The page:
The best thing with Skritter is that you don’t have to commit to anything to try it out. The guest experience actually contains a lot of content, completely free without an expiry date. As mentioned before, please use this link to sign up on the website, which will automatically grant you 10% off if you later decide to subscribe. This is for your first purchase, regardless of how long you subscribe for.
Please note that there is an old, unsupported version for iOS that is still floating around in the App Store. For the newest app that this review talks about, make sure you get the one called Skritter: Write Chinese. There’s only one app for Android, so no risk for confusion there!
Skritter: How should you use it?
How to learn and review characters for the best long-term result is a topic that goes well beyond the scope of this article, but I’ll give some advice specifically for using Skritter:
- Drill down – Most Chinese characters are made up of combinations of the same few hundred components. Skritter shows you the breakdown for each character, allowing you to make sense of the chaos. You can also add the components as items to learn and review in their own right. My own 100 most common radical list is available for study, for example.
- Make mnemonics – Using clever memory techniques can boost learning and retention a lot and also makes learning fun. In Skritter, you can either rely on existing mnemonics or add your own. As usual, research suggest that putting in the extra effort and creating your own is better than relying on those created by others. Make it personal!
- Take your time in learn mode – Spaced repetition is just what it says, repetition. It’s not very good for making sense of new things or deeply processing information so it sticks. When in learn mode, take your time to understand the character (drill down above), create a mnemonic and look up further information if necessary. While you can hammer away at characters until they stick, I’ve found this to be a poor method in the long run.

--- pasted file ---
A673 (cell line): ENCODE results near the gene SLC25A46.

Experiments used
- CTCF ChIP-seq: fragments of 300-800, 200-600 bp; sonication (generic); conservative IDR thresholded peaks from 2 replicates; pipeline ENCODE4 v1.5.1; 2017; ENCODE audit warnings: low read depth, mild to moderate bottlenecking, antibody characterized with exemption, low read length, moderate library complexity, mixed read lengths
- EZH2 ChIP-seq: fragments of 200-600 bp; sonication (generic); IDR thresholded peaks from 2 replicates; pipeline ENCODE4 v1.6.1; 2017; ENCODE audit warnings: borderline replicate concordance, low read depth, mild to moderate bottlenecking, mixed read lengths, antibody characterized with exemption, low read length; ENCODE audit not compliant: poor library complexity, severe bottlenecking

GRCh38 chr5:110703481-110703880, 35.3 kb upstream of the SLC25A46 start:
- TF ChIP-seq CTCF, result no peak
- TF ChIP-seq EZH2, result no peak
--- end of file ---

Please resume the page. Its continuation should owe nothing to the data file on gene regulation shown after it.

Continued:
- Pleco integration – I usually call Pleco the only app I recommend to all learners of Chinese. Integration with Skritter is great, because all your favourite dictionaries are just a tap away. I particularly recommend the Outlier Linguistics dictionary, which offers excellent information on character etymology and composition.
- Enable raw squigs – Normally, Skritter will register each stroke you make, and if it’s correct, it will draw an idealised version of that stroke. This is neat because rather than looking at my own, ugly handwriting, it shows me a good model character. However, this obviously doesn’t happen when you write on normal paper and is at best a crutch, but can also be regarded as a kind of cheating. I suggest that all non-beginners turn on raw squigs. It will show you exactly what you write until you finish the whole character, then it will show you the right answer.
- Cram when you need to – As I said in the introduction to this article, spaced repetition massively outperforms massed repetition in long-term learning, but research shows that cramming does work well in the short term. If you have an exam, make use of Skritter’s test mode, which allows you to drill a set of characters until you’re confident you know them really well. Naturally, if you review diligently, you should know most of them already, but why risk your grades?
There is of course more to character learning than this, but instead of making this article even longer than it already is, I will again refer to my own character learning guide:
Skritter: How do I use it?
I’ve been learning Chinese characters since 2007 and seldom have problems with remembering tones or pronunciation.
However, everybody forgets how to write characters, even native speakers! If you’ve taken a Chinese course, you have probably noticed that even your native teacher forgets characters sometimes.